Homeowners are increasingly recognizing both the financial and environmental benefits of installing solar panels on their homes and the solar industry is booming. You may be considering the benefits yourself; but, if you live in or serve on the board of a homeowners association, beware of some important pitfalls before you go solar.
Failing to carefully think through the complexities of solar panels in HOAs can lead to costly and contentious conflicts. HOAs and their members should consider several important factors before installing or allowing others to install solar panels.
More and more states are adopting laws to allow homeowners to install solar panels, despite what the HOA’s CC&Rs or governing rules may say. For example, many states including, without limitation, Texas, Florida, California, Arizona, Washington, Hawaii, Colorado have all adopted legislation preventing HOAs from broadly banning solar energy systems. The Utah legislature recently considered, but refrained from adopting a solar access law, in part recognizing homeowners right to contract and to self regulate through adoption of their own CC&Rs.
Most solar statutes provide some level of discretion for HOA boards to “reasonably” regulate placement and aesthetics. Such regulations will generally be enforceable so long as they don’t materially decrease the functionality and operation of the system.
As consumer demand for solar panels increases, states without solar statutes, should anticipate the solar lobby pressing for similar legislation expanding solar access rights.
In my experience, sometimes overzealous solar industry salespeople misrepresent or mischaracterize applicable laws. Both homeowners and HOA boards should exercise caution and skepticism in relying on legal advice from solar vendors. Adopting an “ask for forgiveness not permission” approach has resulted in costly legal fees for many homeowners who fail to abide by HOA rules and architectural guidelines.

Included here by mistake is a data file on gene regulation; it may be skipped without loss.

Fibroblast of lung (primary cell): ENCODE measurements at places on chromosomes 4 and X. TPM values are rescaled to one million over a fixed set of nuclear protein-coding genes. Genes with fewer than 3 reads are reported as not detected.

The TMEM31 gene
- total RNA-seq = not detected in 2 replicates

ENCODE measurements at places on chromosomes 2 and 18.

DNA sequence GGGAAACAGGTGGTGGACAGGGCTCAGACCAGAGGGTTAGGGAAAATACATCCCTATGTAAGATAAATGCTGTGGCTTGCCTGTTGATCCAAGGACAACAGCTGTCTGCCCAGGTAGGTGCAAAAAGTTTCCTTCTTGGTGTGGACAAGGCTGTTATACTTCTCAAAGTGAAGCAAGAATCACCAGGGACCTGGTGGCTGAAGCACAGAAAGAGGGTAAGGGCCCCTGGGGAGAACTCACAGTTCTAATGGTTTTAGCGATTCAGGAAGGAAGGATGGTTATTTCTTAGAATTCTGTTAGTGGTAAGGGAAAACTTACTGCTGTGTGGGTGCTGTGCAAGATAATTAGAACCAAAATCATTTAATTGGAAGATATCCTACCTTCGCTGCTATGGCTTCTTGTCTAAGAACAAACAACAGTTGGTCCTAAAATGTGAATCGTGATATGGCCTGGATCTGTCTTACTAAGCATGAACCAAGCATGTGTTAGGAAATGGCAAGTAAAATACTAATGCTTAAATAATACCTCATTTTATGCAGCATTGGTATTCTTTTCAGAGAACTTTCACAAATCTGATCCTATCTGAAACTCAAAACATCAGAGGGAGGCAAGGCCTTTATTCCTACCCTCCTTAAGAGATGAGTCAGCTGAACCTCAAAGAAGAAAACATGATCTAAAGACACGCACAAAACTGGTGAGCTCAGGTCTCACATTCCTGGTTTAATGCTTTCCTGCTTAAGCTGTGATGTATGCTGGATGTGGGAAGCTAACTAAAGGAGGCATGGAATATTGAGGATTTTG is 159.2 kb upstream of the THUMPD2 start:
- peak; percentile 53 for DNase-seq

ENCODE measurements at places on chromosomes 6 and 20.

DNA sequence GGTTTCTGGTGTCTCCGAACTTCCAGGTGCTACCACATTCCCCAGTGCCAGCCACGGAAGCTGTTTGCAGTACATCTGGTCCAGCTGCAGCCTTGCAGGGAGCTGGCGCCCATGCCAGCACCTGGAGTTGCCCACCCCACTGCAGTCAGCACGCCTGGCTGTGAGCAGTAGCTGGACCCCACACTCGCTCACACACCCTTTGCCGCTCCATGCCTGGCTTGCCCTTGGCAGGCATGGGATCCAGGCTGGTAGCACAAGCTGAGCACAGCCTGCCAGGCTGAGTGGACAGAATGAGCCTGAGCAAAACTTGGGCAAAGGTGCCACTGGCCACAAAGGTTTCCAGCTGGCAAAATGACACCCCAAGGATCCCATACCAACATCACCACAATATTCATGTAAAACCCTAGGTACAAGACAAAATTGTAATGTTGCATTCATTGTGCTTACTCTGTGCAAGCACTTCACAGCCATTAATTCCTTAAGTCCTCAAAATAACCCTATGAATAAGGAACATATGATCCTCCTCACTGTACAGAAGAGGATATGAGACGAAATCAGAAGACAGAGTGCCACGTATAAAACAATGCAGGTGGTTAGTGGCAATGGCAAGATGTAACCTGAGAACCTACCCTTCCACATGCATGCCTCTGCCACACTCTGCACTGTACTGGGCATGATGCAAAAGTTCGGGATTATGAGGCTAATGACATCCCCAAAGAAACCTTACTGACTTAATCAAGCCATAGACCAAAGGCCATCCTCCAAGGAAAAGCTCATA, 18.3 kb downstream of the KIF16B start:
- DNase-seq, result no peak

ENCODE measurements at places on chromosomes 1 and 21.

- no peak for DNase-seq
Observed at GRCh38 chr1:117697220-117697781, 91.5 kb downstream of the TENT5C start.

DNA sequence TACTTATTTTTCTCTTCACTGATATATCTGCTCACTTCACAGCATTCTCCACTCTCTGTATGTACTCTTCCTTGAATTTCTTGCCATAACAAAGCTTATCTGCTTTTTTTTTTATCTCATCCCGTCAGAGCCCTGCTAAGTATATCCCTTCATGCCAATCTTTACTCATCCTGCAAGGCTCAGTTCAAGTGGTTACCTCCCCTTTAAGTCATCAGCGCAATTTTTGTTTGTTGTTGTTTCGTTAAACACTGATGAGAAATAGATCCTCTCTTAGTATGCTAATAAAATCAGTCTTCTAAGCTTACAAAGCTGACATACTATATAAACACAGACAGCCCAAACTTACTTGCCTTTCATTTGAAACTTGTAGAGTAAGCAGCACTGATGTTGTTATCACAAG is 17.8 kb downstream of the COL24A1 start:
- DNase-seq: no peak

Professional and reputable solar companies encourage homeowners to work with not against the HOA and to comply with enforceable architectural guidelines and HOA rules.
Many homeowners believe solar panels are an eyesore in the community, and sometimes the most ideal location for energy absorption is the least aesthetically pleasing. Consumers often purchase within a homeowners association specifically for the aesthetic benefits and stringent architectural controls.
Additionally, homeowners exploring the pros and cons of going solar often carefully evaluate the location and placement of the panels to maximize sun exposure. In fact, this year, Google announced “Project Sunroof”, which is an online tool which enables homeowners to more accurately predict sun exposure based on Google’s aerial mapping.1 Thus, areas of maximum sun exposure can become an area for conflict and competition. Homeowners living in a townhome or condominium with common and shared roofs compete for locations with ideal sun exposure. Accordingly, HOAs should carefully craft a policy to fairly and equitably allow access to common roofs and common areas.
When roof space is inadequate, homeowners get creative and place panels on masts or brackets out of landscaped yard area. Sometimes owners elevate panels from the surface of the roof to capture more sunlight. As panels are elevated beyond roof lines and placed further from the unit or building, more wires, conduits and brackets are required, all of which can create unsightly conditions, and give rise to complaints from neighbors. A good HOA solar policy will properly balance maximum energy production and aesthetic and architectural concerns.
Solar Panel systems also create maintenance challenges for HOA maintained common areas. When placed on common roofs or walls, which HOAs are required to maintain, panels may need to be removed to maintain, repair, or replace the roofing or cladding systems. Poor workmanship by solar panel installers can also cause water intrusion and expensive property damage.
HOAs that permit solar panels to be installed on common areas should allocate responsibility for added maintenance and resultant property damage. A conversation and handshake are not enough. In order to ensure such allocation agreements are predictable and enforceable for current and subsequent owners, these agreements should be in writing and recorded as covenants running with the property.
While solar power has been available for many years, the availability and affordability of modern solar energy systems has recently piqued consumer interest throughout the county. While there are certainly environmental and financial benefits, there are also many challenges presented in the context of a community association. HOAs should seek counsel from qualified industry professionals and attorneys to prepare careful policies to balance the competing interests.
Tyler has taught continuing legal education courses to the Utah State Bar Construction Law Section, the Seminar Group, and through the Utah Home Builders Association.
Latest posts by Tyler Lamarr
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